SEEMS THE INCH OF SNOW that fell here last Thursday was only a tease. For last night the heavens delivered five inches of utter madness. Pummeled was the normally-stout Syringa ‘Avalanche’ (above), which resides next the front porch. And the storm punished several other deciduous trees and shrubs here, too. First aid for these still-in-leaf subjects, and a few scenes from my white-washed autumn garden:
Autumn snow can be disastrous for small trees and shrubs which have not yet shed their leaves. Why? Because the snow adheres to the leaves, forcing branches to bend to the ground. This condition — especially if followed by a freeze — almost always leads to broken or permanently misshapen growth. Consequently it pays to remove the snow either as it falls, or immediately afterward. Above, last night’s snow pounded my fountainous, 8-foot tall forsythia into a pathetic, 4-foot mass.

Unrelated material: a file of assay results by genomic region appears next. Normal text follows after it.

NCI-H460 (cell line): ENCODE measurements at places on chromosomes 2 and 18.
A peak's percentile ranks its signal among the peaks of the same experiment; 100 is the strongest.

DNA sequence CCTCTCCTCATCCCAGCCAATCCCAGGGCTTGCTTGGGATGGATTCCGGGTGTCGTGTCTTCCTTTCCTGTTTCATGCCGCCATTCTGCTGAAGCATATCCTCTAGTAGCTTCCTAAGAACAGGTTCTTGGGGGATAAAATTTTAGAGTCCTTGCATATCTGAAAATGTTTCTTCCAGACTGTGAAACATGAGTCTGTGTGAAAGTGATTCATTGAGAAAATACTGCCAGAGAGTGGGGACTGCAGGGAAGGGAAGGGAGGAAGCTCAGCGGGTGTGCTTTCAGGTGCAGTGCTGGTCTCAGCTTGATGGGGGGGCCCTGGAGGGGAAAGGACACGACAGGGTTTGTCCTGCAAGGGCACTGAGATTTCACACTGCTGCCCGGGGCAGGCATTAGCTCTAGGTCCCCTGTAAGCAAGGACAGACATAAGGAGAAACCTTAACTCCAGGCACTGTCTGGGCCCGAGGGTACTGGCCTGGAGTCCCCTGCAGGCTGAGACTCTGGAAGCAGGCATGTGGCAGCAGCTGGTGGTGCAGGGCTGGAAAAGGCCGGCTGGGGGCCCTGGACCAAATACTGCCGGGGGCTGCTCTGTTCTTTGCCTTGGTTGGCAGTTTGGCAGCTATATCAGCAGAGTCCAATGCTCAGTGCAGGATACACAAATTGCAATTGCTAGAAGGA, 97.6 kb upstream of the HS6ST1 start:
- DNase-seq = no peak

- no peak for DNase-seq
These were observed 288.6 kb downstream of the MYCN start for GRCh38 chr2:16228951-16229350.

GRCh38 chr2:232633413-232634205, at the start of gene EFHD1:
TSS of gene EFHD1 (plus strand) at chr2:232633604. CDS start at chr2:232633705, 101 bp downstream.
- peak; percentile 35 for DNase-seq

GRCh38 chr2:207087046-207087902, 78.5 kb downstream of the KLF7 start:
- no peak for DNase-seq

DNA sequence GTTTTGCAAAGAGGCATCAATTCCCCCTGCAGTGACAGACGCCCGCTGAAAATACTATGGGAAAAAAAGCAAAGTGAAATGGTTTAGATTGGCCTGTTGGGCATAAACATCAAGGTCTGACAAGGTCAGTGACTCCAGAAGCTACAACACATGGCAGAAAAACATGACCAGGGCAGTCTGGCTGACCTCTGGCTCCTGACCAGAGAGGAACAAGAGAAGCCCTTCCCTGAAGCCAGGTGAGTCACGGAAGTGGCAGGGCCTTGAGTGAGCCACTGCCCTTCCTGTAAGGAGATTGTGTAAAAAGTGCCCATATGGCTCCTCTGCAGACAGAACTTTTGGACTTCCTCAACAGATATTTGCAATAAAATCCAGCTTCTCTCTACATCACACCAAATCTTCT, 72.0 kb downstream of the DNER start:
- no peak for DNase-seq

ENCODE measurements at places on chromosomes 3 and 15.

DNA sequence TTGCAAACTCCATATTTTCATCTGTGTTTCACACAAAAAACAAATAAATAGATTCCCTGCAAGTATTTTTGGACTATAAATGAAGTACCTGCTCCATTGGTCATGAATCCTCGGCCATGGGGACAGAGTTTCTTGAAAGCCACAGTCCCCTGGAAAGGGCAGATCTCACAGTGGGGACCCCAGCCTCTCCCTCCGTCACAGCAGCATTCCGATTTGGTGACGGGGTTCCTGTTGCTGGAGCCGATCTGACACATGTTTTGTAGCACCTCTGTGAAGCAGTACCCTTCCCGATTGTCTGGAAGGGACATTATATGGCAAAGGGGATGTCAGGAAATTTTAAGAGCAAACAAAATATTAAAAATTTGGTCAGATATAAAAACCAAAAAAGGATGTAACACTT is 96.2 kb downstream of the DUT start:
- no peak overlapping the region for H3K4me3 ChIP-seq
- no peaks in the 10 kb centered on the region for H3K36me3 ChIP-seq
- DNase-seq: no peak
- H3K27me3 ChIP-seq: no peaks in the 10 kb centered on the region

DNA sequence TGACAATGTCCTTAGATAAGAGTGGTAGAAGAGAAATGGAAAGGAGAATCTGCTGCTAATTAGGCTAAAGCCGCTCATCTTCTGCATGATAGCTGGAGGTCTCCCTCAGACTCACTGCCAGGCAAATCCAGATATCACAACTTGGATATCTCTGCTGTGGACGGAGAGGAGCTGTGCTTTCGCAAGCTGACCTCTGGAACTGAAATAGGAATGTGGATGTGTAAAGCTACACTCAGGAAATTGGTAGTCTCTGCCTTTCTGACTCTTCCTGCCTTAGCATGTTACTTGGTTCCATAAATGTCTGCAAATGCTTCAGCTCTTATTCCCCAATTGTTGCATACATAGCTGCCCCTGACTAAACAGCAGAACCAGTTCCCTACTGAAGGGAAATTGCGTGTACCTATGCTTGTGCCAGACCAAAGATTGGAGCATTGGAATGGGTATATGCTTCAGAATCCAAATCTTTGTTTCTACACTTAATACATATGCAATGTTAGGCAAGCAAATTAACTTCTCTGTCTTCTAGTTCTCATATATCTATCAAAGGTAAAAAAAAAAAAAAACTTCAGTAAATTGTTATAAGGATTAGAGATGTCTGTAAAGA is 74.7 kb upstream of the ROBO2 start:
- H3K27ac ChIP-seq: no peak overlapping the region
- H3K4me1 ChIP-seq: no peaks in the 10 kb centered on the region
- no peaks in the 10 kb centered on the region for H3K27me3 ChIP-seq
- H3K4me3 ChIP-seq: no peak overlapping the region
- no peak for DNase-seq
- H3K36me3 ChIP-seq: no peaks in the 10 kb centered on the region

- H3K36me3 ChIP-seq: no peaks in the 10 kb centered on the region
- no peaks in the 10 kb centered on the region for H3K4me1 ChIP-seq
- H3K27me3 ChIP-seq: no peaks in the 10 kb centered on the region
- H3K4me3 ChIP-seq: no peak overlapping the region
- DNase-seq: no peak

As I stood shivering in the cold, a pleasant sight warmed my soul: one of the previously buried branches revealed a flower! Forsythia requires only 30 cumulative hours of below 40-degree weather in order to bloom. Consequently after a cold September a few buds can appear in October.
My Kousa dogwood is not having a good year. After surviving Hurricane Irene back in August, he was crushed by last night’s snow. I brushed him off this morning, and can only hope he’ll regain his upright shape. The poor guy looks sooooo depressed.
More trouble. Remember the hoop-house I built last week?
It completely collapsed under the weight of snow. But then it was not constructed to withstand January weather in October. I’ll reset the structure later today — there’s no severe weather predicted for the near future.
How’s the weather in your neck of the woods? Is your garden dressed in vermillion and gold — or is it wearing, like mine, a shocking cloak of white?
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